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Mens Basketball vs. Ryder Credit: Ilana Wurman , Ilana Wurman, Ilana Wurman

After struggling down the stretch against Delaware State, junior center Darien Nelson-Henry got going right away against Rider.

One possession into the game, Nelson-Henry made a nice move and got an easy two. A few possessions later, it was Nelson-Henry scoring again for Penn.

And five minutes into the game, the Quakers were down, 9-6, and DNH had all six points.

But then he picked up his second foul, a legitimate foul — unlike the call that gave him his first. Three minutes later, senior forward Greg Louis, the Red and Blue’s only other upperclassman big, picked up his second foul.

These events exposed what might be Penn’s biggest Achilles’ heel: frontcourt depth, or lack thereof.

Fans can hate on Nelson-Henry and Louis for their lack of consistency all they want but at the end of the day, they are what keeps Penn from having to go to a frontcourt of only freshmen with sophomore forward Dylan Jones out for the game in street clothes.

“It was pretty difficult,” coach Jerome Allen said about dealing with foul trouble. “You don’t want to put some of the younger guys in the position to have to maintain a certain standard for that amount of time, but that’s basketball.”

Freshman forward Mike Auger held his own. Playing just his second game, Auger exhibited his propensity for the offensive rebound and displayed a ton of fight in the paint, notching 10 points.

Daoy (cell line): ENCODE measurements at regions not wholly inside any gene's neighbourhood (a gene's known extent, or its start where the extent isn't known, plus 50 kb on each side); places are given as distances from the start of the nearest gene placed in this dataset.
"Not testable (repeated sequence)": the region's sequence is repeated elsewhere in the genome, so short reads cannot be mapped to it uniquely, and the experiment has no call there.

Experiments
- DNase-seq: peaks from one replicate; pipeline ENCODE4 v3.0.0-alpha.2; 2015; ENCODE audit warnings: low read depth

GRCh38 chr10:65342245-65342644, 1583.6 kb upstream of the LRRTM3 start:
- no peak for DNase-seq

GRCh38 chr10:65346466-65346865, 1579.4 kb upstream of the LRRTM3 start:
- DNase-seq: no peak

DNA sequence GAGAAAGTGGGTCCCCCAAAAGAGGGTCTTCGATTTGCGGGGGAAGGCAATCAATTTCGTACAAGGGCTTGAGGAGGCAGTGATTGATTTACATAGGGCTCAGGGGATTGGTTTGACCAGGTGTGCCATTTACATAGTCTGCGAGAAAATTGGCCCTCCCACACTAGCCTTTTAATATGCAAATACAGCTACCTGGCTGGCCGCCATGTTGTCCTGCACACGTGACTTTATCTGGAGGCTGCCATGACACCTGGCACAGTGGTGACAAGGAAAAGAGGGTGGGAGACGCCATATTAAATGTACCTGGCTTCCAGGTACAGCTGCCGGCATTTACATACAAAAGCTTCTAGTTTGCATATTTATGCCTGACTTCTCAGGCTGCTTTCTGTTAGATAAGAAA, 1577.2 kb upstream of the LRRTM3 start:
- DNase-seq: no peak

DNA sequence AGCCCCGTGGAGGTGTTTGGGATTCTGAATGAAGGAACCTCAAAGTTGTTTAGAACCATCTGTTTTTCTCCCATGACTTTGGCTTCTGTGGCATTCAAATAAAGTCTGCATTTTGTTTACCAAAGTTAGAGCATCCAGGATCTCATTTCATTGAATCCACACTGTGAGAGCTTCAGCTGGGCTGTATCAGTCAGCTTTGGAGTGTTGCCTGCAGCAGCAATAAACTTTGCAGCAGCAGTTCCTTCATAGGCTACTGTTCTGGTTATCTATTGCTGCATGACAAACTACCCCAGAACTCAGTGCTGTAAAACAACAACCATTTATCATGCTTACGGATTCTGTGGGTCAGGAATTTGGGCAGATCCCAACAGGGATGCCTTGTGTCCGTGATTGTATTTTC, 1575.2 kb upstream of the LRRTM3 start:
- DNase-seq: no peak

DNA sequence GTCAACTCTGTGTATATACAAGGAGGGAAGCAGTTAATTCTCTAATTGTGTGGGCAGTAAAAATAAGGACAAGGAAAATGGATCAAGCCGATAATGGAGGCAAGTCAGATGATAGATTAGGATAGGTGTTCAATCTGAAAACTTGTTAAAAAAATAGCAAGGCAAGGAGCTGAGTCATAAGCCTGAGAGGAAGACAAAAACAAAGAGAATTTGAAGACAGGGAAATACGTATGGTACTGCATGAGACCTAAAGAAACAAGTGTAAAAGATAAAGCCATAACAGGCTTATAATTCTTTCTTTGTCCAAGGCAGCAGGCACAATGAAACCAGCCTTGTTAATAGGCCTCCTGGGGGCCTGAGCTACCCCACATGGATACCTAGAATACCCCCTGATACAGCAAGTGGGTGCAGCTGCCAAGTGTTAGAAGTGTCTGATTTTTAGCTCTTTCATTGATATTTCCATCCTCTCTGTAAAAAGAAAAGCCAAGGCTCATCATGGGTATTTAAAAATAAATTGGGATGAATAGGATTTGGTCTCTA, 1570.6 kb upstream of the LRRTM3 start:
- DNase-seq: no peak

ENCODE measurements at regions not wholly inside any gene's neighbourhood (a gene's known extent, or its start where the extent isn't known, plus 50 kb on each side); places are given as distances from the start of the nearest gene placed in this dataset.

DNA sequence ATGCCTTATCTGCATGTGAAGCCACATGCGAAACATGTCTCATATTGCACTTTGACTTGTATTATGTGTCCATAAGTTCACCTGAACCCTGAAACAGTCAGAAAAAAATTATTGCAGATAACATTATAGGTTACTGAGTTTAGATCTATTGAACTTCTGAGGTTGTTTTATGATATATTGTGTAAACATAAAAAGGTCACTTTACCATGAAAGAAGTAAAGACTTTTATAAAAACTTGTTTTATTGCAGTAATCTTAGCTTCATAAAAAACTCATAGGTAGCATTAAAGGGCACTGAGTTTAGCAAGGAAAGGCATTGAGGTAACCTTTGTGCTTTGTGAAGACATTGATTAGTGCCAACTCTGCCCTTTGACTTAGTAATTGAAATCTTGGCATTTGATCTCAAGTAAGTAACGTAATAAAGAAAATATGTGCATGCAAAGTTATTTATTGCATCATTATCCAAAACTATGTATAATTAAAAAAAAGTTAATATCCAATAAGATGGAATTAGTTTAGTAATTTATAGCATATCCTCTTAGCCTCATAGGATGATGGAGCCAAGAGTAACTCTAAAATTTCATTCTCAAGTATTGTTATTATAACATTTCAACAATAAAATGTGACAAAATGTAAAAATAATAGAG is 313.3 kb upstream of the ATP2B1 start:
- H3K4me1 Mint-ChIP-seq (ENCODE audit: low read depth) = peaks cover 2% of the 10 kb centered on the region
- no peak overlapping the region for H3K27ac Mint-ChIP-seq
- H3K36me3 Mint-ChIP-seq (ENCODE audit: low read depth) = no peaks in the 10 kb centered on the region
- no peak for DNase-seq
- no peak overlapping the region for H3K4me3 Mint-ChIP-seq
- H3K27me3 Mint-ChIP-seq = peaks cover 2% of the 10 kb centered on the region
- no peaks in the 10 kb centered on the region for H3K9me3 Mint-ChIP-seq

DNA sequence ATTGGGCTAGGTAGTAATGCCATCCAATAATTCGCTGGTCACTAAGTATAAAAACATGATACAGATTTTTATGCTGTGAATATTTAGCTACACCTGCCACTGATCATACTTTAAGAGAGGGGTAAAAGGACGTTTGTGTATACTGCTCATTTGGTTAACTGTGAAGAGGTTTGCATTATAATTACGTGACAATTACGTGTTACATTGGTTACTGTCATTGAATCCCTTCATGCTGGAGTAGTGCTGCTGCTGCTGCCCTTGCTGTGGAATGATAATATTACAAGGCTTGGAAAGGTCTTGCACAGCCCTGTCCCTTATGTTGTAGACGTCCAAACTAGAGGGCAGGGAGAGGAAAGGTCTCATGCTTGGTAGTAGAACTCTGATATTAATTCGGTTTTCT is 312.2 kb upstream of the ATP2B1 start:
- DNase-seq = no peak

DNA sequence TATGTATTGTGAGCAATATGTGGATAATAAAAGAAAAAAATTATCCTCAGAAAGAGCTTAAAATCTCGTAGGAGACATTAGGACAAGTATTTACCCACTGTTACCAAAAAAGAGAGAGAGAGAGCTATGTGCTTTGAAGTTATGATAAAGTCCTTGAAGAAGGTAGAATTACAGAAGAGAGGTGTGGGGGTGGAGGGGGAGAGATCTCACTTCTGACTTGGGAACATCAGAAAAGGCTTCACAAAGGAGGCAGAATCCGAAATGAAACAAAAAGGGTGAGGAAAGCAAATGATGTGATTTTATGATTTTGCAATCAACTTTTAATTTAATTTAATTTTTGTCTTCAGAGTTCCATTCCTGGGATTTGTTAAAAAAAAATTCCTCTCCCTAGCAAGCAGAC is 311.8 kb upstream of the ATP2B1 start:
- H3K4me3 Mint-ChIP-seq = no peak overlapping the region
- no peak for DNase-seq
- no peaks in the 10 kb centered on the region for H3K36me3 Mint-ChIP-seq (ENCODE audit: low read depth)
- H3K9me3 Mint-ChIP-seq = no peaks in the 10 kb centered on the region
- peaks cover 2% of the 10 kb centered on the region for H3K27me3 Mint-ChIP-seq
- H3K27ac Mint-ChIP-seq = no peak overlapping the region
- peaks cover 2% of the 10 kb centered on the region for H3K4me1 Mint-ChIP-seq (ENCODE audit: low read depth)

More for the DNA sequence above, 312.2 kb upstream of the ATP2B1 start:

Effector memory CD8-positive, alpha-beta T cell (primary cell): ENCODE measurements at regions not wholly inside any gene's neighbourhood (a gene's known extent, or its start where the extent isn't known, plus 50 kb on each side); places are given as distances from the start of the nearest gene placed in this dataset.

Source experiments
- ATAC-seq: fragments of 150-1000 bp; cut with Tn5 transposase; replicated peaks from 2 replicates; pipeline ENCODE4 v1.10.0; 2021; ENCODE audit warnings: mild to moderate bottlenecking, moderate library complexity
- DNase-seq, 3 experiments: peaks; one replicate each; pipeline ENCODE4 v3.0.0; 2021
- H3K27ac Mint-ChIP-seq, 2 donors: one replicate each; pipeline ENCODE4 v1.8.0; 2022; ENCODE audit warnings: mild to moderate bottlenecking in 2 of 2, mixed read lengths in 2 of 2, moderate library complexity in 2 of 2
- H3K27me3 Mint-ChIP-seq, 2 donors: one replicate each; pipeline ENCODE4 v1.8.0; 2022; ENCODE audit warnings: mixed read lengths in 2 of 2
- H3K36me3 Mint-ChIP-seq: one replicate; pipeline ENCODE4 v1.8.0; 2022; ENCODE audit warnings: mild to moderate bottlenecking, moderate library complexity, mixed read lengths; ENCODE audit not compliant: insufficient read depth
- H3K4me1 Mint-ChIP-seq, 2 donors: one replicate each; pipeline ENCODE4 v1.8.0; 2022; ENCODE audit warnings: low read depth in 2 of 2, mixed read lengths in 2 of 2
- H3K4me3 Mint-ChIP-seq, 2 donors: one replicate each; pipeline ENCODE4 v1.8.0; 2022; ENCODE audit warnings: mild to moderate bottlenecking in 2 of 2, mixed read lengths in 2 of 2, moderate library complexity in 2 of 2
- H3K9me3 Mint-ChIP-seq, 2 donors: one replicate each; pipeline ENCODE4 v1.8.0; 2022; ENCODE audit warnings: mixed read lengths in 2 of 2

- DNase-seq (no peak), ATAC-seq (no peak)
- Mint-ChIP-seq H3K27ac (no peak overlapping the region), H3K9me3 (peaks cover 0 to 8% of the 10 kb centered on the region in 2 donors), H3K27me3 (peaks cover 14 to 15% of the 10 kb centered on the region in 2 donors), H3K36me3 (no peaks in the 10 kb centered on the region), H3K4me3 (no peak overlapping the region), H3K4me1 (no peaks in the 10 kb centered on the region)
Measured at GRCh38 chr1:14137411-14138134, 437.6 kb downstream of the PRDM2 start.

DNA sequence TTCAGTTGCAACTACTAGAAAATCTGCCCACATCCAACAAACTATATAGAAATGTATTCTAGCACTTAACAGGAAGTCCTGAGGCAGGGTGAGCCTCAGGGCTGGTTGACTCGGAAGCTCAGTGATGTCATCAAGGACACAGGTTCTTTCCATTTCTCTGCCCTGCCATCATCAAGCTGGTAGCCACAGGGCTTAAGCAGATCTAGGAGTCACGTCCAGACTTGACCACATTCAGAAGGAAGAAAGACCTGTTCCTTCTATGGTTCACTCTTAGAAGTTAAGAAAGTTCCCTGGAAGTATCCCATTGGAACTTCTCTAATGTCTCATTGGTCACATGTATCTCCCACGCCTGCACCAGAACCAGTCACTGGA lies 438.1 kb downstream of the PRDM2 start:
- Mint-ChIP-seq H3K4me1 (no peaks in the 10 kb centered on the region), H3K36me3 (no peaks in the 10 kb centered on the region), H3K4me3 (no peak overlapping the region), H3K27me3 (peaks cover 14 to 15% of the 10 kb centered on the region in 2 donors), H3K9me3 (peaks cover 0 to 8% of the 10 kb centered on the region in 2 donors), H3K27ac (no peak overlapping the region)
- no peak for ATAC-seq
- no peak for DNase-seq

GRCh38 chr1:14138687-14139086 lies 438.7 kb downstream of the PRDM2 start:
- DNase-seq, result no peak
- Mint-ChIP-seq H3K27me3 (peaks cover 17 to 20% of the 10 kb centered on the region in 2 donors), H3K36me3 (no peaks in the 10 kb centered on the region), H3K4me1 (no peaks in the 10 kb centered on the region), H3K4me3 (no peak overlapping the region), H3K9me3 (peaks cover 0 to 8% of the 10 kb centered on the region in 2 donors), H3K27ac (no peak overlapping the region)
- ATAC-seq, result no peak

“After the game in the locker room, we tried to highlight the effort Mike Auger had tonight,” Allen said. “Regardless of what the scoreboard said, he left nothing on the floor.”

Fellow freshman Sam Jones put together a solid effort as well, with three triples in the first half.

But those two alone couldn’t stop Rider in the slightest.

While Penn actually won the points in the paint battle, the Quakers’ turnovers in the post and lack of help for those helping on defense led to open jump shots.

Rider’s main forwards — sophomore Kahlil Thomas, senior Matt Lopez and junior Shawn Valentine — shot a combined 6-for-9 from the field, playing efficient ball while the Broncs’ guards put Penn away.

There were plenty of other flaws in this game for Penn: 11 second half turnovers, 26.3 percent shooting from three-point range and more.

Yet all those factors can be overcome during a game. However, if Penn’s top bigs get into early foul trouble against a team more adept in the post than Rider (Temple next Tuesday?), it will be more of the same and there isn’t an easy solution.

So while dealing with the inevitable growing pains from the freshmen class, the upperclassmen need to take the lead. And if those juniors and seniors can avoid fouls, that shouldn’t be too impossible to do.

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